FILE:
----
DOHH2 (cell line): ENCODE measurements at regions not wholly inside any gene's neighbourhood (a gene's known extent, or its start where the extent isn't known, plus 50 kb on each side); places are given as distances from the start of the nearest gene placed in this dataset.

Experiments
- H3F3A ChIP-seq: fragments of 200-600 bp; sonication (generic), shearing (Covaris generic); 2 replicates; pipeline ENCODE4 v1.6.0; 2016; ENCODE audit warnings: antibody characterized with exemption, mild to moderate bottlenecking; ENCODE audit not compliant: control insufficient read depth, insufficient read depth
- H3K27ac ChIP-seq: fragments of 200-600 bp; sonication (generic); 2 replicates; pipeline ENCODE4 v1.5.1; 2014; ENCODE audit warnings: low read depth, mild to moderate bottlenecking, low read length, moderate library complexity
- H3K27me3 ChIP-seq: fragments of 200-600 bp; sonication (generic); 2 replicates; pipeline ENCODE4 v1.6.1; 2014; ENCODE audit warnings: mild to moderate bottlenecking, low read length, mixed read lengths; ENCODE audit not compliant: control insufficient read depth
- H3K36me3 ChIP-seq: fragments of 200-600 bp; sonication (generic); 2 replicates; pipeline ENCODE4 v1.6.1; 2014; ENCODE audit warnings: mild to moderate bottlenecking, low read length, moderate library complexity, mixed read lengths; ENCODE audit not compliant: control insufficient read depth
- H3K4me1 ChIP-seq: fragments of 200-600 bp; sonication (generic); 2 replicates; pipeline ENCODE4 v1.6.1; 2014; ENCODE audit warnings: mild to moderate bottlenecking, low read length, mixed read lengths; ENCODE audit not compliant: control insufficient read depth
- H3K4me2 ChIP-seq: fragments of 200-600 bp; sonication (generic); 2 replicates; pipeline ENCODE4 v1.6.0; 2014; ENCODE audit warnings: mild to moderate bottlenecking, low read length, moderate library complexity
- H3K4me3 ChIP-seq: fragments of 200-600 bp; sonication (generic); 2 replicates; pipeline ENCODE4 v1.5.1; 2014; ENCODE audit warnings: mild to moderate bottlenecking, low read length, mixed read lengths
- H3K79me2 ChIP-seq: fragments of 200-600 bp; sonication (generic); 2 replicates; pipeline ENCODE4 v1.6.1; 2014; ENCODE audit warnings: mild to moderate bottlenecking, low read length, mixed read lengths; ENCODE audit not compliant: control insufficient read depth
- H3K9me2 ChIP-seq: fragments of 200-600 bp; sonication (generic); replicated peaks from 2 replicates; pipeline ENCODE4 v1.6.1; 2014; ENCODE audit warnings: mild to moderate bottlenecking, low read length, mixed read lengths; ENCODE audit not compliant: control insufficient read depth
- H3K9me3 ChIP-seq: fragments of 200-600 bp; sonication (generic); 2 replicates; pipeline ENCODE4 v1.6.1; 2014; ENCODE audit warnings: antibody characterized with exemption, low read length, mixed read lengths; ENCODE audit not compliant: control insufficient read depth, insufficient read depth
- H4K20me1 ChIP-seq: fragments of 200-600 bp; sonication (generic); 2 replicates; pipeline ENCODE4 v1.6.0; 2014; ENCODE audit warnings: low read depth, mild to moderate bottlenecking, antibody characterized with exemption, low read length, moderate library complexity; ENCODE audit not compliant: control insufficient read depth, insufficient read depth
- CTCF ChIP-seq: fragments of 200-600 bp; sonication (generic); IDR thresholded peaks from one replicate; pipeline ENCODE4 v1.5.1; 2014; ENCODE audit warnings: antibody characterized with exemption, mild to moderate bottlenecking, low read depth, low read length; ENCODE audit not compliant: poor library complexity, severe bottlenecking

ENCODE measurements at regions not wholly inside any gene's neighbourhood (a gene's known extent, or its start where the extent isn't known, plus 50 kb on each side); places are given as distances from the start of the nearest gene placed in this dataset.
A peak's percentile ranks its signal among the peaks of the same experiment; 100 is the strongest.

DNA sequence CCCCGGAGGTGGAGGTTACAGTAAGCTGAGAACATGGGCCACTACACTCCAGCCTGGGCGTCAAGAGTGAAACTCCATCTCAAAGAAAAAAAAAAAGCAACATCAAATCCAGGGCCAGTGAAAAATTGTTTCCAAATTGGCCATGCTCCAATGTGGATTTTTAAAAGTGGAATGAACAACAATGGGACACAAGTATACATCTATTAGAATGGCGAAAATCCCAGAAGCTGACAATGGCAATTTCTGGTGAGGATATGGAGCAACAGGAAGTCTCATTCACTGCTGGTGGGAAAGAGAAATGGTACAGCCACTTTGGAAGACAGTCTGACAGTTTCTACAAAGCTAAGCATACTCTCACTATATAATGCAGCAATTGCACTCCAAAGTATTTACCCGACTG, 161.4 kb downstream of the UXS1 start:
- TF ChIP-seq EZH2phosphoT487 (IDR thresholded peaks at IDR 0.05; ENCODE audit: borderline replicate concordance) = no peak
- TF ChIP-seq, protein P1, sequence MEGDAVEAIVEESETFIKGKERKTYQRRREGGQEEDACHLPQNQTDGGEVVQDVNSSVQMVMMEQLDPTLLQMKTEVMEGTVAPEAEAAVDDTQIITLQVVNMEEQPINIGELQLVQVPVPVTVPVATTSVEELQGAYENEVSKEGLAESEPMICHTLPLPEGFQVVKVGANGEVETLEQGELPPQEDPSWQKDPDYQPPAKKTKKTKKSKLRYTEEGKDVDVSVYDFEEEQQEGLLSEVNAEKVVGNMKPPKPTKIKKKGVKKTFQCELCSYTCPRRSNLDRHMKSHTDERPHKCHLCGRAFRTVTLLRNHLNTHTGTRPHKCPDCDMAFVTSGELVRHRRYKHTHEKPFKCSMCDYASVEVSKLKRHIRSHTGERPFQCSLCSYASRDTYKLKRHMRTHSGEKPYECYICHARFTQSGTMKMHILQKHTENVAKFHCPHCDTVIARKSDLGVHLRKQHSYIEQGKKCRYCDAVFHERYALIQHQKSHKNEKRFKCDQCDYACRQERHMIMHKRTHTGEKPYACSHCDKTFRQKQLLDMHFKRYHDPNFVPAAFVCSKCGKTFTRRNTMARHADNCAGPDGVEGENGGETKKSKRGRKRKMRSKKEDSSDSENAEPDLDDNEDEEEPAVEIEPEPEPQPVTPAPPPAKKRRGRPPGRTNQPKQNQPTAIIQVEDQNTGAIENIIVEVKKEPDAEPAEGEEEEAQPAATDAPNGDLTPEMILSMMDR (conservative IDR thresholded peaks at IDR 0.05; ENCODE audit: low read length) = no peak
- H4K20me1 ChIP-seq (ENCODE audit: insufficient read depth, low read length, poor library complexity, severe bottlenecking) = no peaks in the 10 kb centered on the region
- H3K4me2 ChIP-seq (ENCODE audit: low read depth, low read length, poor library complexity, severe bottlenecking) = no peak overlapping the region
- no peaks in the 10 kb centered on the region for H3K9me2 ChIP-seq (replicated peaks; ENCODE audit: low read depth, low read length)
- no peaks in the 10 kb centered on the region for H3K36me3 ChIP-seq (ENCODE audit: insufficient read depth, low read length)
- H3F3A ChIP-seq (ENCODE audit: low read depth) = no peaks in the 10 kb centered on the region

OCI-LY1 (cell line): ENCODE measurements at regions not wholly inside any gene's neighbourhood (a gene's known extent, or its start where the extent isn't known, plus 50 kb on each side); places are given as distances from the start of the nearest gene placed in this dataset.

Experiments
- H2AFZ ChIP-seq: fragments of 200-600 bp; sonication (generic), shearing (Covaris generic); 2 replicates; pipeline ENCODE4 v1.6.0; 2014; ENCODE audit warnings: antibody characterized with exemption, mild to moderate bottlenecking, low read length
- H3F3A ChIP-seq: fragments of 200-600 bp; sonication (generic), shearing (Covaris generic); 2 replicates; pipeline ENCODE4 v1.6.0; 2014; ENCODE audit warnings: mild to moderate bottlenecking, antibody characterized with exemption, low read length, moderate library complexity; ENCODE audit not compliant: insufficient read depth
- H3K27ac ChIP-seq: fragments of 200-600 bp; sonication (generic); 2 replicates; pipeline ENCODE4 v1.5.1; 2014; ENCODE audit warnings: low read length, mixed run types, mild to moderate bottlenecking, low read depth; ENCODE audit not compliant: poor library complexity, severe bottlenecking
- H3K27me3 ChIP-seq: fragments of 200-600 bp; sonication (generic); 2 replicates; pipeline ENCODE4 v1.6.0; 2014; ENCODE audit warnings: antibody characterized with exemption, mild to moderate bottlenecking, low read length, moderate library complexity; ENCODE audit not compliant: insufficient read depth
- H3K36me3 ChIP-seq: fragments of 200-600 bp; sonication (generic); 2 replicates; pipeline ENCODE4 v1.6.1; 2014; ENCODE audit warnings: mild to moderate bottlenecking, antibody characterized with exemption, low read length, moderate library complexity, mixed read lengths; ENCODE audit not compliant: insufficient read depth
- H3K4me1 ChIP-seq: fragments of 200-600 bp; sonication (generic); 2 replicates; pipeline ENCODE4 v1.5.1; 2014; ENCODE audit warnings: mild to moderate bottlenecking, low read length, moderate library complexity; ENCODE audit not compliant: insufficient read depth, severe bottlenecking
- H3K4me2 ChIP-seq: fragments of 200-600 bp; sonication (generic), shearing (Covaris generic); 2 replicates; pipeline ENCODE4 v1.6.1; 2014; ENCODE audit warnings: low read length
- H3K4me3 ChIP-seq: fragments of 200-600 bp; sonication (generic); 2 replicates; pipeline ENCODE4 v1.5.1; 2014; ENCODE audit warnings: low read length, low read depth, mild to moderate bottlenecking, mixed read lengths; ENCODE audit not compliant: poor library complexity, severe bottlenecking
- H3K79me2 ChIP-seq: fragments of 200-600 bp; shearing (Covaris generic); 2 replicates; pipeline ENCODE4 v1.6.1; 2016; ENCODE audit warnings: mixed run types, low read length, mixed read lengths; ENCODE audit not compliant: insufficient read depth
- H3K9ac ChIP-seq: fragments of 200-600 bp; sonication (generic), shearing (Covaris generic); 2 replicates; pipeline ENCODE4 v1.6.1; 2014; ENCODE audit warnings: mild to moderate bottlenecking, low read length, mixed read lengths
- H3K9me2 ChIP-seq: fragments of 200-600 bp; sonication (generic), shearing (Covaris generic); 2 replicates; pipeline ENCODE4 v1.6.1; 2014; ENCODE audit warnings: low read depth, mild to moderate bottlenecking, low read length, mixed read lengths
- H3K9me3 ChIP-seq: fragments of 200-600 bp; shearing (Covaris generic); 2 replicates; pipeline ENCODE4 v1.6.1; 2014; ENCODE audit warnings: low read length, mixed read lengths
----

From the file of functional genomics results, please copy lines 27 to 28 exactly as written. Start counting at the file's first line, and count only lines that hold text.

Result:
- H2AFZ ChIP-seq: fragments of 200-600 bp; sonication (generic), shearing (Covaris generic); 2 replicates; pipeline ENCODE4 v1.6.0; 2014; ENCODE audit warnings: antibody characterized with exemption, mild to moderate bottlenecking, low read length
- H3F3A ChIP-seq: fragments of 200-600 bp; sonication (generic), shearing (Covaris generic); 2 replicates; pipeline ENCODE4 v1.6.0; 2014; ENCODE audit warnings: mild to moderate bottlenecking, antibody characterized with exemption, low read length, moderate library complexity; ENCODE audit not compliant: insufficient read depth